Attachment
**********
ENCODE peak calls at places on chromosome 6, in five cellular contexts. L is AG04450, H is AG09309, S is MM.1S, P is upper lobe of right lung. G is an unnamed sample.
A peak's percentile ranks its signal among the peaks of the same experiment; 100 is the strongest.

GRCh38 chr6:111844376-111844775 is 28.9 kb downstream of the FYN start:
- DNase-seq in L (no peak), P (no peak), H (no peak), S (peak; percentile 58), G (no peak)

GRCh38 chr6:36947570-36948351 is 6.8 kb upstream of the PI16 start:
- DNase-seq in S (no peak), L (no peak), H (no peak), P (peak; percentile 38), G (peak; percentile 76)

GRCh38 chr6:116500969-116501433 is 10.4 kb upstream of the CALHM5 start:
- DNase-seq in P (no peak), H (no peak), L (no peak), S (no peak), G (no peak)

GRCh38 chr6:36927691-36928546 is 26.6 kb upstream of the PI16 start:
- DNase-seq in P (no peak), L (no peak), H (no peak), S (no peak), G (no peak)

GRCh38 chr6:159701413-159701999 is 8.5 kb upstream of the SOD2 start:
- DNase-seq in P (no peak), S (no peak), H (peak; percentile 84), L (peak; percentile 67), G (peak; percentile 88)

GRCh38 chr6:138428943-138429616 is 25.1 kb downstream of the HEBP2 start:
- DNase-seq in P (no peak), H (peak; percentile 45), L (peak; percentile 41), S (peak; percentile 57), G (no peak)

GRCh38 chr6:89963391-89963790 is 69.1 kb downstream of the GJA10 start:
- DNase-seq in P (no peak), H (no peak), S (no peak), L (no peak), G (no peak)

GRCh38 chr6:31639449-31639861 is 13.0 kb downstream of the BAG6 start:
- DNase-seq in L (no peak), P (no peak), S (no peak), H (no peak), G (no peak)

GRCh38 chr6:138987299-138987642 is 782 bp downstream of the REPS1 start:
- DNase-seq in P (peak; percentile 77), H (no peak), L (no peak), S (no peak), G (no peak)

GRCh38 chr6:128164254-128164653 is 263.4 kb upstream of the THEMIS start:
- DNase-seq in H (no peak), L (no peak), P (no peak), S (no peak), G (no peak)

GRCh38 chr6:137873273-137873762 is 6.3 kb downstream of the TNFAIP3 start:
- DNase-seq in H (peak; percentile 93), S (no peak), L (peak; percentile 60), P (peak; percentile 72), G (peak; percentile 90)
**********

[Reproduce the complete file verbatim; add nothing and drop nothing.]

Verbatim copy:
ENCODE peak calls at places on chromosome 6, in five cellular contexts. L is AG04450, H is AG09309, S is MM.1S, P is upper lobe of right lung. G is an unnamed sample.
A peak's percentile ranks its signal among the peaks of the same experiment; 100 is the strongest.

GRCh38 chr6:111844376-111844775 is 28.9 kb downstream of the FYN start:
- DNase-seq in L (no peak), P (no peak), H (no peak), S (peak; percentile 58), G (no peak)

GRCh38 chr6:36947570-36948351 is 6.8 kb upstream of the PI16 start:
- DNase-seq in S (no peak), L (no peak), H (no peak), P (peak; percentile 38), G (peak; percentile 76)

GRCh38 chr6:116500969-116501433 is 10.4 kb upstream of the CALHM5 start:
- DNase-seq in P (no peak), H (no peak), L (no peak), S (no peak), G (no peak)

GRCh38 chr6:36927691-36928546 is 26.6 kb upstream of the PI16 start:
- DNase-seq in P (no peak), L (no peak), H (no peak), S (no peak), G (no peak)

GRCh38 chr6:159701413-159701999 is 8.5 kb upstream of the SOD2 start:
- DNase-seq in P (no peak), S (no peak), H (peak; percentile 84), L (peak; percentile 67), G (peak; percentile 88)

GRCh38 chr6:138428943-138429616 is 25.1 kb downstream of the HEBP2 start:
- DNase-seq in P (no peak), H (peak; percentile 45), L (peak; percentile 41), S (peak; percentile 57), G (no peak)

GRCh38 chr6:89963391-89963790 is 69.1 kb downstream of the GJA10 start:
- DNase-seq in P (no peak), H (no peak), S (no peak), L (no peak), G (no peak)

GRCh38 chr6:31639449-31639861 is 13.0 kb downstream of the BAG6 start:
- DNase-seq in L (no peak), P (no peak), S (no peak), H (no peak), G (no peak)

GRCh38 chr6:138987299-138987642 is 782 bp downstream of the REPS1 start:
- DNase-seq in P (peak; percentile 77), H (no peak), L (no peak), S (no peak), G (no peak)

GRCh38 chr6:128164254-128164653 is 263.4 kb upstream of the THEMIS start:
- DNase-seq in H (no peak), L (no peak), P (no peak), S (no peak), G (no peak)

GRCh38 chr6:137873273-137873762 is 6.3 kb downstream of the TNFAIP3 start:
- DNase-seq in H (peak; percentile 93), S (no peak), L (peak; percentile 60), P (peak; percentile 72), G (peak; percentile 90)